American led ‘Shale Boom’ hurting Shtokman (Russian) feasibility
December 6, 2011 1 Comment
In the beginning…, Shtokman had intended on selling much of their estimated 3.8 trillion cubic metres of natural gas and 37 million tons of gas condensate to the United States. This position was later revised as planning came to fruition, the Shtokman Development AG (Norway, France, and Russia) was pulled together, and it was then decided that must of the gas would be in fact sold to Europe. The lastest plan assumes a series of gas pipelines that connect with Europe via the Nord Stream pipeline (half of which has already been commissioned). Europe was predicted to have demanded much gas for the years that stretched past Shtokman’s commissioning date of 2017. Now that the Western world in its entirety seems to have tripped with low forecasted GDP growth rates for the foreseeable future, the increasingly uneconomical Shtokman project seems to be becoming just that – ‘Increasingly Uneconomical’.
That was then. This is now. The market is starting to feel the effects of the shale boom that is occurring across America. The incentives just don’t line up for Shtokman anymore. The world is producing more and more shale gas. The United States (as reported by the IHS) has seen shale gas production reach 34 percent of total production from a measly 1 percent in 2000. This figure is assumed to grow to 60 percent by 2035. The success of American shale since 2000 has triggered a rise in shale development in Canada, along with interest in those shale properties in Europe, Asia and Australia. This is of course almost entirely due to the new technologies that have been developed over these past years. As new gas comes to market, the price of natural gas comes down. The price will be effected by the sheer acknowledgement that massive previously unreachable reserves are now reachable. Take Statoil’s word for it;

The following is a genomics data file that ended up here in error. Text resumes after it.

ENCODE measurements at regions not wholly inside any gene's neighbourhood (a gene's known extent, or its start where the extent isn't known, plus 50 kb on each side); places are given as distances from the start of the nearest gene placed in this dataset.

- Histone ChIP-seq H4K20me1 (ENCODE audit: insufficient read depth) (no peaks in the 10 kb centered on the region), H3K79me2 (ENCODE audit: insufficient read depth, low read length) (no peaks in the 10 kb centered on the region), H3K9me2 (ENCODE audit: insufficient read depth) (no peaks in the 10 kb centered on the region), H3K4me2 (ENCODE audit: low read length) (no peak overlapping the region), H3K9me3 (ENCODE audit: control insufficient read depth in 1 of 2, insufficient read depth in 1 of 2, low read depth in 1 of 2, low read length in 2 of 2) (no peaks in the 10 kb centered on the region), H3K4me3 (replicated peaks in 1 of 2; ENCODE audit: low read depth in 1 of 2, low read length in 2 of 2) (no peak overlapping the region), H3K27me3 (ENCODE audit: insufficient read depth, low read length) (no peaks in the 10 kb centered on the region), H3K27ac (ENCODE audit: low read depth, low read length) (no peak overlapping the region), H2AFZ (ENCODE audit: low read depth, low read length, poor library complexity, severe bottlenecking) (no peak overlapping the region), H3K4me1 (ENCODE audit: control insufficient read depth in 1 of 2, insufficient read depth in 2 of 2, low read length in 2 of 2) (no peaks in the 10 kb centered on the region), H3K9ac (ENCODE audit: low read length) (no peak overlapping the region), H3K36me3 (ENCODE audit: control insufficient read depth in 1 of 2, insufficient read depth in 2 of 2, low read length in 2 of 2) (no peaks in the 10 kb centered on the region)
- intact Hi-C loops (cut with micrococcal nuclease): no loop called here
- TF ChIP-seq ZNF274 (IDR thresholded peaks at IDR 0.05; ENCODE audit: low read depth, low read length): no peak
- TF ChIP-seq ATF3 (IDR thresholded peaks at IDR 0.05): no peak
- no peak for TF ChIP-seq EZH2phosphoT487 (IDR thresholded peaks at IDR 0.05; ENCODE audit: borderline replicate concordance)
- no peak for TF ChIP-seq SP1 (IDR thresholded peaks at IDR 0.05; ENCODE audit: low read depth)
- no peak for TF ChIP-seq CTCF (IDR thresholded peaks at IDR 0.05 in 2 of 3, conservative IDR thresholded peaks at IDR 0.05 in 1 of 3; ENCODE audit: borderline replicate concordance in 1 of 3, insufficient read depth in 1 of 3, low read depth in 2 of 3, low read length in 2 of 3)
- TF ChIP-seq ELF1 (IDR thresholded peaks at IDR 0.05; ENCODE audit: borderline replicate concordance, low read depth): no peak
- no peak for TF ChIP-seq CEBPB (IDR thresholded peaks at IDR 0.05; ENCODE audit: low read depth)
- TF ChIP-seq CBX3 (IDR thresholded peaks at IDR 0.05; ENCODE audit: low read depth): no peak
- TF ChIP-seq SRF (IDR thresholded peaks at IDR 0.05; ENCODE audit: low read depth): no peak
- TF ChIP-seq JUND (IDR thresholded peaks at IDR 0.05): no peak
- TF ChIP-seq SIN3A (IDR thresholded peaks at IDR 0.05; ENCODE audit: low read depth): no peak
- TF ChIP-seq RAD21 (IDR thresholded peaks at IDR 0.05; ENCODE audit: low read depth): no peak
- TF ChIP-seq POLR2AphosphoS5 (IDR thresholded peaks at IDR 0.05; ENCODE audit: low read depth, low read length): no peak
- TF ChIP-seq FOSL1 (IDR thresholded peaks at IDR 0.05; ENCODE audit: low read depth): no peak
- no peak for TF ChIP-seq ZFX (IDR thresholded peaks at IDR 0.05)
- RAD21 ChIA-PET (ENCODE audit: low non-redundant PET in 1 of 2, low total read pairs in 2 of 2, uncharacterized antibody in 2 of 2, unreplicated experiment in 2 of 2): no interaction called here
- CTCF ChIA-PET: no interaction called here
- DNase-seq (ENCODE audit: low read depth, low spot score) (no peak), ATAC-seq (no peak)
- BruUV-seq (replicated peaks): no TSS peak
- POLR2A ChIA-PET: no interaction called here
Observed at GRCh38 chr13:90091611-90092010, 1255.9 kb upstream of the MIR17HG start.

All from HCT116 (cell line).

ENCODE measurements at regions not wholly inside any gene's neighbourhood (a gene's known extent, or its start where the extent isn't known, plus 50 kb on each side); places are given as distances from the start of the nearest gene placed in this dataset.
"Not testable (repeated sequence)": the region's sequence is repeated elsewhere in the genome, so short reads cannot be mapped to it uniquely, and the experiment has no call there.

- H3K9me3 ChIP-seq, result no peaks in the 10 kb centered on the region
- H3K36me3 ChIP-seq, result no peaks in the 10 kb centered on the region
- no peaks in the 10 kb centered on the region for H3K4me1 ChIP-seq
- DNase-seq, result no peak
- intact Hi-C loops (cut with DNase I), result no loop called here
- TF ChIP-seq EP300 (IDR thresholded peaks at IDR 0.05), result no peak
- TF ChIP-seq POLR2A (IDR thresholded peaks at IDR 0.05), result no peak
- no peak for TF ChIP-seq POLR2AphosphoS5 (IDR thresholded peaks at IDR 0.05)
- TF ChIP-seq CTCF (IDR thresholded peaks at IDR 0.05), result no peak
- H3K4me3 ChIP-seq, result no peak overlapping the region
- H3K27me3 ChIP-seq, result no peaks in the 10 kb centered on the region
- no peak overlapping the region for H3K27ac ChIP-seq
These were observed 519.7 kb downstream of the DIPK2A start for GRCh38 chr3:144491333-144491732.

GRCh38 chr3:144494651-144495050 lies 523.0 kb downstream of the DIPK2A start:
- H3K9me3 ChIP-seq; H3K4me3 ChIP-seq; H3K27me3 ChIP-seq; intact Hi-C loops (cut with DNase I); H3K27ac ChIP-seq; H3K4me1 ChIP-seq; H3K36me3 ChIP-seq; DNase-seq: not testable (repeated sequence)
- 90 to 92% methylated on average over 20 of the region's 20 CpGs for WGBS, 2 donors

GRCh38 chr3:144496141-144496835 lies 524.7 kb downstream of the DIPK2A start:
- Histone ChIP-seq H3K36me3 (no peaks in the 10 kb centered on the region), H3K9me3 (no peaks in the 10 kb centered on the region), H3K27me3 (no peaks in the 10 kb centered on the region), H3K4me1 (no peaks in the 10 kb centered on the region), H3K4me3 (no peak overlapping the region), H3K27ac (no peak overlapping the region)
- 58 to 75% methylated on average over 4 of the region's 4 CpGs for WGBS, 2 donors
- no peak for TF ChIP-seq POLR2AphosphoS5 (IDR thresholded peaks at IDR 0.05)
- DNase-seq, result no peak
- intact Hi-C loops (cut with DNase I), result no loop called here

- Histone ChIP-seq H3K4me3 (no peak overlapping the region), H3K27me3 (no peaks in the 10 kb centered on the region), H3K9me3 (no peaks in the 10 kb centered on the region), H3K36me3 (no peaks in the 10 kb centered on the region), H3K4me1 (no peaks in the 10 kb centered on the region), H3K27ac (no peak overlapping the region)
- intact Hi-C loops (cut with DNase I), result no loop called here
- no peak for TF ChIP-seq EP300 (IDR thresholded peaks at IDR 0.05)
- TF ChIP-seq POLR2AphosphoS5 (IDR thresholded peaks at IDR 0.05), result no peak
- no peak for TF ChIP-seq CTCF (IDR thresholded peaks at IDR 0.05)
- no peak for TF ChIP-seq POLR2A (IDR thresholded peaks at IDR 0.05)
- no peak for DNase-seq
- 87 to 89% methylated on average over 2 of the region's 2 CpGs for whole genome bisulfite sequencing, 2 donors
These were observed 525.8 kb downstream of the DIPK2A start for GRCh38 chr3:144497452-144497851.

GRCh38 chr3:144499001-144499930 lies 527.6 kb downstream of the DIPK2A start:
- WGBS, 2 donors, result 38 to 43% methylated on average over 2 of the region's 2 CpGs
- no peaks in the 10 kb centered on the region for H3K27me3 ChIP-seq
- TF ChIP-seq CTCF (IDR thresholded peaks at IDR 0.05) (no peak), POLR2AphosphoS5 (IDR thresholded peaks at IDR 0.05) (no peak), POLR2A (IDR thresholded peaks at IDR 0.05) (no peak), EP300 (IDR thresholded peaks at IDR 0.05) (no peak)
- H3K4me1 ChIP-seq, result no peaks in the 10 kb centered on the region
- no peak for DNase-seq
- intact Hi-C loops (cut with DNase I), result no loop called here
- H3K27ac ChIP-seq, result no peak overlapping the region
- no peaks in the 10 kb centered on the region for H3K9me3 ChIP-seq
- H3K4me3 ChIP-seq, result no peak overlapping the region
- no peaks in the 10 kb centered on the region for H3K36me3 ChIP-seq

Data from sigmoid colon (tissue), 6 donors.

The gas market in Europe is challenging, and the main reason for this is the shale gas revolution in the US. It has had an enormous impact on the global gas and LNG industry
Jan Skogen, President of Statoil Operations in Russia
The 3 heads of Norway’s Statoil, Russia’s Gazprom, and France’s Total have still been voicing their concerns over potential issues surrounding profitability. A continuation of gas booms across the globe are only going to hurt Shtokman Development AG’s bottom line.